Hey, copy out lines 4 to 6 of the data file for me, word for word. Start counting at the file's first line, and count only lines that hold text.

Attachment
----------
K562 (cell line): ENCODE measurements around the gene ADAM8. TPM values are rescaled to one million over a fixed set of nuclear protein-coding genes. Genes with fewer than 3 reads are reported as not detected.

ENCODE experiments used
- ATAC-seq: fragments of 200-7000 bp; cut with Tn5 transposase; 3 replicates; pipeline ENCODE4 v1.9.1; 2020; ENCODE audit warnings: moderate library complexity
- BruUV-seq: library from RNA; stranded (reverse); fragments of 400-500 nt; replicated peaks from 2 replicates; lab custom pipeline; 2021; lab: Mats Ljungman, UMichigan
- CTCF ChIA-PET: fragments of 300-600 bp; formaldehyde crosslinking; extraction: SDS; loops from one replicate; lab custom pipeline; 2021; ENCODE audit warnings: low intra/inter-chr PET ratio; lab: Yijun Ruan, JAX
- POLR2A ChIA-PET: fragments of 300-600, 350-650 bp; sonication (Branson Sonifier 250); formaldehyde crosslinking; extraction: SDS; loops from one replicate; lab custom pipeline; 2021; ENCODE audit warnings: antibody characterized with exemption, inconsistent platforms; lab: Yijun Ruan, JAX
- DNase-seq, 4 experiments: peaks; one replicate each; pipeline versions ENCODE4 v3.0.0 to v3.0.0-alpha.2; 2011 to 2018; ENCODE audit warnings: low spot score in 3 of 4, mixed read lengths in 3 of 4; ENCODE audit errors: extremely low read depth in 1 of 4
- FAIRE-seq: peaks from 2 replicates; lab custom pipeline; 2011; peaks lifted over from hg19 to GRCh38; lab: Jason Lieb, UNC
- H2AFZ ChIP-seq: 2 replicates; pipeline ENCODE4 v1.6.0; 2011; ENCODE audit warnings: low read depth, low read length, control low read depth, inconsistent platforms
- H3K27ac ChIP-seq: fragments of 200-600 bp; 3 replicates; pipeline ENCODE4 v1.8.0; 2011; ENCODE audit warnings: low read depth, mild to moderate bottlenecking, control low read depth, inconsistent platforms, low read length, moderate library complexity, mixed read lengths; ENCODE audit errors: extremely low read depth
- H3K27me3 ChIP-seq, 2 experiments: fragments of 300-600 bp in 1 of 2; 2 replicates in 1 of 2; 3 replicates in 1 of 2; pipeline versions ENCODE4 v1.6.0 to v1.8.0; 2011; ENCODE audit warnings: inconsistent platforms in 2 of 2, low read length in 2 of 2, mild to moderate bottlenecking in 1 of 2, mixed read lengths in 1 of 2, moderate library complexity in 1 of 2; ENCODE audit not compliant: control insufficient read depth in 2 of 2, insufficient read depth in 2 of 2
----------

- BruUV-seq: library from RNA; stranded (reverse); fragments of 400-500 nt; replicated peaks from 2 replicates; lab custom pipeline; 2021; lab: Mats Ljungman, UMichigan
- CTCF ChIA-PET: fragments of 300-600 bp; formaldehyde crosslinking; extraction: SDS; loops from one replicate; lab custom pipeline; 2021; ENCODE audit warnings: low intra/inter-chr PET ratio; lab: Yijun Ruan, JAX
- POLR2A ChIA-PET: fragments of 300-600, 350-650 bp; sonication (Branson Sonifier 250); formaldehyde crosslinking; extraction: SDS; loops from one replicate; lab custom pipeline; 2021; ENCODE audit warnings: antibody characterized with exemption, inconsistent platforms; lab: Yijun Ruan, JAX